I present to you Exhibit A, a representation of what the front of a certain house in my neighborhood looks like. Harmless, quaint, and decorated with clear lights on the front shrubs and around the door.




As the sun sets and darkness prevails, this innocent and classic decoration takes a sharp turn as Exhibit B.




Well, now. Happy Holidays to you, too. We all like to get big packages around Christmastime, but this is taking that a bit too far. 

Happy Monday, folks.

Friday, December 9, 2011

In Which I Define (Again)

After my last post (which I thought to be a bit clever), I had no intention of doing another post immediately following in which I'd define something else. And then I saw this outside the main entrance of the building where I work, and couldn't pass it up.

EXISTENTIALISM (noun): 1. a philosophy that places emphasis on individual existence, freedom, and choice, stressing the individuality of existence.


While I freely admit that this humble trashcan is welcome to its own opinion, this takes the pondering of one's own existence a bit too far. After all, I cannot state that I am not human and have it be accepted as such. You cannot dispute what you are, but only what your purpose may be. Thus, this trashcan, designated to hold a delicate sand/rock-salt mixture for the icy entrance area to the building, cannot claim to be anything else other than a trashcan. The only thing that is fluid is what it can be used for.

I'm guessing that the groundskeeper for my office was frustrated with pulling trash out of his over-sized sand bucket, and that his anger kept him from putting much thought into this message. Little did he know that it would spark a philosophical conversation that I would put way too much thought and effort into.

Have a good weekend, everyone.

Wednesday, December 7, 2011

In Which I Define

TACT (noun) [takt]: 1. a sense of what to say or do to avoid giving offense; skill in dealing with difficult or delicate situations. 2. knowing what is appropriate or tasteful.

Basically, not this:




I found this sitting on a shelf in the book section of a local discount store yesterday, and found it too awfully perfect. But more awful. I mean, they could at least help out and try to talk an otherwise depressed individual out of said hanging by offering up some positive thinking.


And that, my friends, is how we turn tactless into tactful.

Monday, December 5, 2011

In Which It'd Be a Tough Choice

While watching TV the other night, a commercial for Netflix came on. It touted the amazing ability to watch thousands of movies and TV shows online through your computer, smartphone, or gaming device. They made a big to-do about their $8.00-a-month cost, about how affordable it is, and generally carried on about their awesomeness. 

Right after the Netflix commercial ended, a commercial for the World Wildlife Federation came on. They showed stock clips of endangered tigers to a somber soundtrack, and beseeched the viewers for help in protecting their dwindling numbers. More stock footage of poachers was shown, and then we were shown the innocent face of a mother tiger and her cubs. Just when you're at your most vulnerable, they ask for a monthly donation. How much, you ask? $8.00.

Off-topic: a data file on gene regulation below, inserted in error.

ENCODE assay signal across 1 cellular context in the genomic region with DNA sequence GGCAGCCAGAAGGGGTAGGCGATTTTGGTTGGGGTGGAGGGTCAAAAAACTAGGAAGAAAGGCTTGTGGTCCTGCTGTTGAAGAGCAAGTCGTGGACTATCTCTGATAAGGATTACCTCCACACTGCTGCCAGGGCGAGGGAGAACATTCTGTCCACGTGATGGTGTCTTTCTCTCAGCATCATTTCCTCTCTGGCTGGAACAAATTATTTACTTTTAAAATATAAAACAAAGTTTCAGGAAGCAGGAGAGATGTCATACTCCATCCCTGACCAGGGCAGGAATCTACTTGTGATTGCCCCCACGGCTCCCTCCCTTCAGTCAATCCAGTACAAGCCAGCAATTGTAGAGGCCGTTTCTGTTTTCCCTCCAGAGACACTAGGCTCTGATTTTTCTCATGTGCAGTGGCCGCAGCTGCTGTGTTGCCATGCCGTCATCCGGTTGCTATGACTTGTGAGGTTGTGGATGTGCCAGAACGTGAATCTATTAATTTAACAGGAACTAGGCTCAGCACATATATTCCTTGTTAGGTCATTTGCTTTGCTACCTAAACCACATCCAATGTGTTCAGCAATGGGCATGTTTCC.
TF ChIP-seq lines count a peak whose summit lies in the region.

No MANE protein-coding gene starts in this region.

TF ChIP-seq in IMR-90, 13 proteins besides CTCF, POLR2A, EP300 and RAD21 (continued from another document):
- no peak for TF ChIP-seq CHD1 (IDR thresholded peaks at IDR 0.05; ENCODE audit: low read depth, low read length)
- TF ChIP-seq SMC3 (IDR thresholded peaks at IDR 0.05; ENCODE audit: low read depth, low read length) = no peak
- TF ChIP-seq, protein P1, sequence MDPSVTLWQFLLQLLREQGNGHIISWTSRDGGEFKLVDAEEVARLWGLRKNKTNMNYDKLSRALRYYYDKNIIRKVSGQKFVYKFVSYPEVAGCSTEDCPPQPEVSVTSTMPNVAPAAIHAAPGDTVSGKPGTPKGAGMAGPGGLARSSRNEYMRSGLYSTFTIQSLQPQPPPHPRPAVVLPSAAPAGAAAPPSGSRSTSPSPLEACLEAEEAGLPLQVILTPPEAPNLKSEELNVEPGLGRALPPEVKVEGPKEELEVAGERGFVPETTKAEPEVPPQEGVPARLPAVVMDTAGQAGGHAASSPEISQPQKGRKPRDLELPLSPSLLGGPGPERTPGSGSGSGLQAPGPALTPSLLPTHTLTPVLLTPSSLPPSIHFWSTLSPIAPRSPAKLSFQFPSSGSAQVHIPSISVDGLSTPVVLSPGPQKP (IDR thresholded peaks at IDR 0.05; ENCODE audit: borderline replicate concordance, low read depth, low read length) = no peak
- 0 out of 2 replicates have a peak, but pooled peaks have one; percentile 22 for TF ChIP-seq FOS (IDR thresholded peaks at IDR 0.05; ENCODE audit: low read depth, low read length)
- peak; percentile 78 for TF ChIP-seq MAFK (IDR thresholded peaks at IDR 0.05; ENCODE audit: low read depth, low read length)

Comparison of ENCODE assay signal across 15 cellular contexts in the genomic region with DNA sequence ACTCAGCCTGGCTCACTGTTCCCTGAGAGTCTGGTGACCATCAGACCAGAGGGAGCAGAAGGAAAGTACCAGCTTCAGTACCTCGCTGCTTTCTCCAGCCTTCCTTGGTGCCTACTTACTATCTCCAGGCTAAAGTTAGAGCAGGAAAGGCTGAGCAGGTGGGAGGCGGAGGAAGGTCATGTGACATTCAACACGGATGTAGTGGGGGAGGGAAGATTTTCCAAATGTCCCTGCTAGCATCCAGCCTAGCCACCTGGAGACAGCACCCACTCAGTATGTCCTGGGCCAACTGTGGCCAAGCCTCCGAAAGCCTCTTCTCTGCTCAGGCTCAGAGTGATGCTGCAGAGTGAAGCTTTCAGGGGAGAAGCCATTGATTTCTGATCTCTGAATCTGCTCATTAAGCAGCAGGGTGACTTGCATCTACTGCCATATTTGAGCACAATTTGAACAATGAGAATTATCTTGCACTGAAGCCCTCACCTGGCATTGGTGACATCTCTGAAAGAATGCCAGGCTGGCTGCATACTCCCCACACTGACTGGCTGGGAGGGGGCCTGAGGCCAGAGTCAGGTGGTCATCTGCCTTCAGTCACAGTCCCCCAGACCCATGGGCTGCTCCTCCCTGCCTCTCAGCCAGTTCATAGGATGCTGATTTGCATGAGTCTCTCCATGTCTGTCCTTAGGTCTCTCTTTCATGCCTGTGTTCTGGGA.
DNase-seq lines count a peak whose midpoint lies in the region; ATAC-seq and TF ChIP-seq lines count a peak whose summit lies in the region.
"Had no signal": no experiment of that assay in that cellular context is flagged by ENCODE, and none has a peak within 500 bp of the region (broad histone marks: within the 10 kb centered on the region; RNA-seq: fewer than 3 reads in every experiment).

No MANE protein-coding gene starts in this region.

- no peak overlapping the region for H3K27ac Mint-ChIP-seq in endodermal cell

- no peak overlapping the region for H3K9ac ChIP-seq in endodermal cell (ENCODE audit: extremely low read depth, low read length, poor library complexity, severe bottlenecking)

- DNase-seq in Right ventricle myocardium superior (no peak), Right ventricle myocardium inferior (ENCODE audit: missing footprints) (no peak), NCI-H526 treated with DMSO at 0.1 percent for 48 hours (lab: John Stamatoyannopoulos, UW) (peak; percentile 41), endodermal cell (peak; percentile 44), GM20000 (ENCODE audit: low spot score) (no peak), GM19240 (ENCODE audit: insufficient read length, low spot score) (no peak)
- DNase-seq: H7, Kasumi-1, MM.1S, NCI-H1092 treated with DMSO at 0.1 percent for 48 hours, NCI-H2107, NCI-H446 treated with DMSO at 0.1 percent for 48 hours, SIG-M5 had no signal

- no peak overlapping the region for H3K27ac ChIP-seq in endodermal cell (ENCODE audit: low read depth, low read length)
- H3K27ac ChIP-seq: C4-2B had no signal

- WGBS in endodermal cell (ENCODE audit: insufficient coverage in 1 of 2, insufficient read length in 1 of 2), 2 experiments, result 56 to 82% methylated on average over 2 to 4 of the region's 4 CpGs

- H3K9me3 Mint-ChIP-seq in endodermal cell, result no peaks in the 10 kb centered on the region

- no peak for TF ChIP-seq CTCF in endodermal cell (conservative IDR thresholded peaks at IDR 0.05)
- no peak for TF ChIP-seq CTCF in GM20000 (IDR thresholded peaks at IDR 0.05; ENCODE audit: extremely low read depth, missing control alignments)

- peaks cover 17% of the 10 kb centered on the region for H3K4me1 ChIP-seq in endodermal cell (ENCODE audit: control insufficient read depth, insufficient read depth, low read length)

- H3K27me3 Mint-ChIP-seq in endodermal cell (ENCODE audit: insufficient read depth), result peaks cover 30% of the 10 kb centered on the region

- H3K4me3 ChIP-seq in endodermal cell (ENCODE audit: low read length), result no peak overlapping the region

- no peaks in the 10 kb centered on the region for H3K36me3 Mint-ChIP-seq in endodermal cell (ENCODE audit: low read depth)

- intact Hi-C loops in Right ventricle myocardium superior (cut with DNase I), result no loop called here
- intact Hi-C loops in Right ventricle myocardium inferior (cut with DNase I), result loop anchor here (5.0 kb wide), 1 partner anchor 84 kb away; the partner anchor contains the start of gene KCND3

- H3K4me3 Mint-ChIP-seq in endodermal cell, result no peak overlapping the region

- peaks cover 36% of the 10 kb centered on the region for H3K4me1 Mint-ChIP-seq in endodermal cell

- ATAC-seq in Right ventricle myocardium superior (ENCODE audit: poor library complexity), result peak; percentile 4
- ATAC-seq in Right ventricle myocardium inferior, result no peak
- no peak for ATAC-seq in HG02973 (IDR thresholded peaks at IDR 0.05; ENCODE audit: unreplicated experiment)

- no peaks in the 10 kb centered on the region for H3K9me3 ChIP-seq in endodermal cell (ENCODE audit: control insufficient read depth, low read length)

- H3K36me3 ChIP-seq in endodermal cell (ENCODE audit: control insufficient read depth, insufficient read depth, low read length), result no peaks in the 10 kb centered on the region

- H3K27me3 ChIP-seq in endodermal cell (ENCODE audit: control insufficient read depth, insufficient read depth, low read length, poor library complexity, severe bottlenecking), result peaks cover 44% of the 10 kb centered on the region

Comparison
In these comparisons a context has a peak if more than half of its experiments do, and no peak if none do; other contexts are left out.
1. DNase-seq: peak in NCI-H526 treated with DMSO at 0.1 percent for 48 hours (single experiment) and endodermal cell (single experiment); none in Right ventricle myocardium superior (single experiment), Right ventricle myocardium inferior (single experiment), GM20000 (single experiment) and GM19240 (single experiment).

As a consumer having watched both of these commercials, I was faced with a dilemma. Do I fork over eight bucks a month to watch movies and TV shows whenever I want, wherever I want? Or do I send out those same eight dollars each month be able to rest easy, knowing I'm helping to keep an endangered species safe from poachers? 

Netflix or tigers? Mindless entertainment or warm fuzzies?

It's a quandary.

Happy Monday, folks.

Friday, December 2, 2011

In Which I Get Back Into It

A little bit over a year ago I started sharing bits of a story I had begun work on. I had an unexpected sick day home with Baby Badass yesterday, and while she was taking a nap I stumbled across this. It intrigued me, and since I had shared pieces of it before, I figured I'd share some more. 

---

Being the head nurse at Spring Meadow Psychiatric and Long-term Care Hospital was not the career Russell Miller had always envisioned for himself, but it paid the bills. With what he made on the side from selling what he could snatch from the on-site pharmacy and supply closet, he lived a pretty comfortable life. He never went hungry, which was a pretty big statement for a man of his girth. 

He was a tall man who wasn't always overweight. He towered over most with his 6-foot 6-inch frame, and in his younger years he was pretty lean. He got his green eyes from his mother, and his prominent chin from his father. Women were naturally attracted to him, and he used that to his advantage. He never was the kind of person to let someone get too close, because he knew that if he did, someone would notice that something had changed within him, but no one could put a finger on it until it was much too late. 

Russell Miller was introduced into the life of being a caregiver when his mother fell ill. He had just turned eighteen a few months before when he got the call at his job at Hamilton's only full service gas station, a two-pump facility named Skip's Fill Up. It was his mother's boss at the Country Kitchen bread factory in Lewiston. 

“You better get yourself over to the hospital, son,” her boss had said. “Your mother took a spill on her coffee break. Think it was a heart attack. The ambulance has already come and taken her over to CMMC.”